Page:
The 107 percent rule will return to Formula 1 qualifying sessions in 2011, the FIA World Motor Sport Council announced on Wednesday.
The regulation was first introduced in 1996 to ensure that no cars would be able to start a race if they were deemed too much slower than the leaders. It was scrapped at the end of the 2002 season, with the introduction of single-lap qualifying for '03. But now that qualifying has resumed to free-running sessions and there are three new teams on the grid – with another likely for 2011 – the FIA has elected to bring back the minimum-speed regulation.
A statement released by the World Motor Sport Council said: "From 2011, any driver whose best qualifying lap exceeds 107 percent of the fastest Q1 qualifying time will not be allowed to take part in the race.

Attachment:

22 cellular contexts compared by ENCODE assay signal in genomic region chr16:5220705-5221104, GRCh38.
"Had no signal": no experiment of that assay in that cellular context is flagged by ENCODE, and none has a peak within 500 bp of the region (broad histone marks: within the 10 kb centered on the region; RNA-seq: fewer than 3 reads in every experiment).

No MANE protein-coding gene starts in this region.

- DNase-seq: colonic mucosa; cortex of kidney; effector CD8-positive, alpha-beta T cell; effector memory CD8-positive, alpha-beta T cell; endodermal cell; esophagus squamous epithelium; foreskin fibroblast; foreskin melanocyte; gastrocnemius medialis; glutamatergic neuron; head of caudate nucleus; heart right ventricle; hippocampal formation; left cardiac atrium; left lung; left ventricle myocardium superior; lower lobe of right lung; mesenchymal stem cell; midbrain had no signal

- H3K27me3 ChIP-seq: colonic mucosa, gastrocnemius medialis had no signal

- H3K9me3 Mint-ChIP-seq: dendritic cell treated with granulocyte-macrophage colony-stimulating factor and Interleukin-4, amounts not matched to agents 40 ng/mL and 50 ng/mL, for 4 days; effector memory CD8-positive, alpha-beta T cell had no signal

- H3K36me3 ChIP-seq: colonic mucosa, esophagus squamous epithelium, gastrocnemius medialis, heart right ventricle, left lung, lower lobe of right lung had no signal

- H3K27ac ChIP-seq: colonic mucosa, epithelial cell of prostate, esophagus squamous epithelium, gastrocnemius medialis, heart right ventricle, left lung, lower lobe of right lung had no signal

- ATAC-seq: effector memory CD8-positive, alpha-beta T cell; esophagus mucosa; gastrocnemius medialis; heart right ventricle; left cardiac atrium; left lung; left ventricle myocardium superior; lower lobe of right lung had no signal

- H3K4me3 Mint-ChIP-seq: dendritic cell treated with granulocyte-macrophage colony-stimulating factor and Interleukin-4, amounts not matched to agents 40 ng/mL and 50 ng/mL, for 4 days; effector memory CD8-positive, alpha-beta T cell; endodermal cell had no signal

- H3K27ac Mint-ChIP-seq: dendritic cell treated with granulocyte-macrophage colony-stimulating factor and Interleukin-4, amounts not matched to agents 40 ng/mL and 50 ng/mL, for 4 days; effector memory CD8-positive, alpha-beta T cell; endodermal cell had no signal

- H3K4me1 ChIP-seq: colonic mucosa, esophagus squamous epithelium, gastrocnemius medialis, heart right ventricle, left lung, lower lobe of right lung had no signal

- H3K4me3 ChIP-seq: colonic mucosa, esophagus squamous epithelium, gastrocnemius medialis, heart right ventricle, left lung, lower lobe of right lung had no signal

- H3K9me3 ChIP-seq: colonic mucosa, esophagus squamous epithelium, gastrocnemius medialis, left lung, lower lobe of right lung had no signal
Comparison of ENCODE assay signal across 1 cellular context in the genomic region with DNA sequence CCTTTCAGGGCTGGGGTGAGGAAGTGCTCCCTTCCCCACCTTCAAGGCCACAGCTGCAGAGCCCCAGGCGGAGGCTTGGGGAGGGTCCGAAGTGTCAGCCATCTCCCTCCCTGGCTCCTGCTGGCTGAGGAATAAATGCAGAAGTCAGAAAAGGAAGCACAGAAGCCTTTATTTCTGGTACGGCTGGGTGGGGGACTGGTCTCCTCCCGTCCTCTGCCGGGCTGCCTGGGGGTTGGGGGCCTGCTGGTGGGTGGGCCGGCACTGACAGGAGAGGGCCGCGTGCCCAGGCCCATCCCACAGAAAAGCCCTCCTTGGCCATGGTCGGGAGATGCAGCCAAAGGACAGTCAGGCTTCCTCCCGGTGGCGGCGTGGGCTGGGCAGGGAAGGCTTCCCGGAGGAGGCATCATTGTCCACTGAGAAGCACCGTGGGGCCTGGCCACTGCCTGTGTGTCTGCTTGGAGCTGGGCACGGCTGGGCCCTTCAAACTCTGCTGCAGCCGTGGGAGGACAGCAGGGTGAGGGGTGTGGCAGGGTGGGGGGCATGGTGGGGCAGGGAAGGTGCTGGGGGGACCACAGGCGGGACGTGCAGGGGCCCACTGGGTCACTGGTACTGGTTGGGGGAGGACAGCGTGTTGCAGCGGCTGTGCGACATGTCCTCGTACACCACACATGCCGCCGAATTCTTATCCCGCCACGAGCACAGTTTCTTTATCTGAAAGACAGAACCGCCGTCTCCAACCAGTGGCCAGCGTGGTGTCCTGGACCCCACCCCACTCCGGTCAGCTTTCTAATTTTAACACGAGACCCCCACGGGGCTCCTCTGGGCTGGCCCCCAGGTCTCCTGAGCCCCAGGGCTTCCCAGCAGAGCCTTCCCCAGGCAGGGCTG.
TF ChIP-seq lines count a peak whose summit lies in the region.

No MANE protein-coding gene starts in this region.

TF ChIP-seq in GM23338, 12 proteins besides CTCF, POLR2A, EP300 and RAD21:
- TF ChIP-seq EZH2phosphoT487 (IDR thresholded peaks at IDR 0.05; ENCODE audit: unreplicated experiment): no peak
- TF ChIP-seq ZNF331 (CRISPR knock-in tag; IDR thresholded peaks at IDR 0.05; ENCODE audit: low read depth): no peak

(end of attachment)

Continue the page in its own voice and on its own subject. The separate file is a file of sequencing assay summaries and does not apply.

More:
"Under exceptional circumstances, however, which may include setting a suitable lap time in a free practice session, the stewards may permit the car to start the race. Should there be more than one driver accepted in this manner, the grid order will be determined by the stewards."
The World Council also moved to eradicate slow-moving cars during qualifying sessions ruining the laps of their rivals. A maximum time will be introduced, within which all cars will have to circulate under, even on in-laps and out-laps.
"With immediate effect, any car being driven unnecessarily slowly, erratically, or which is deemed potentially dangerous to other drivers, will be reported to the stewards," the statement said. "This will apply whether any such car is being driven on the track, the pit entry or the pit lane.
"In order to ensure cars are not driven unnecessarily slowly on in-laps during qualifying or reconnaissance laps when the pit exit is opened for the race, drivers must stay below the maximum time set by the FIA between the safety car line after the pit exit and safety car line before the pit entry.
"The maximum time will be determined by the race director at each event prior to the first day of practice, but may be amended during the event if necessary."
Full text of World Council decision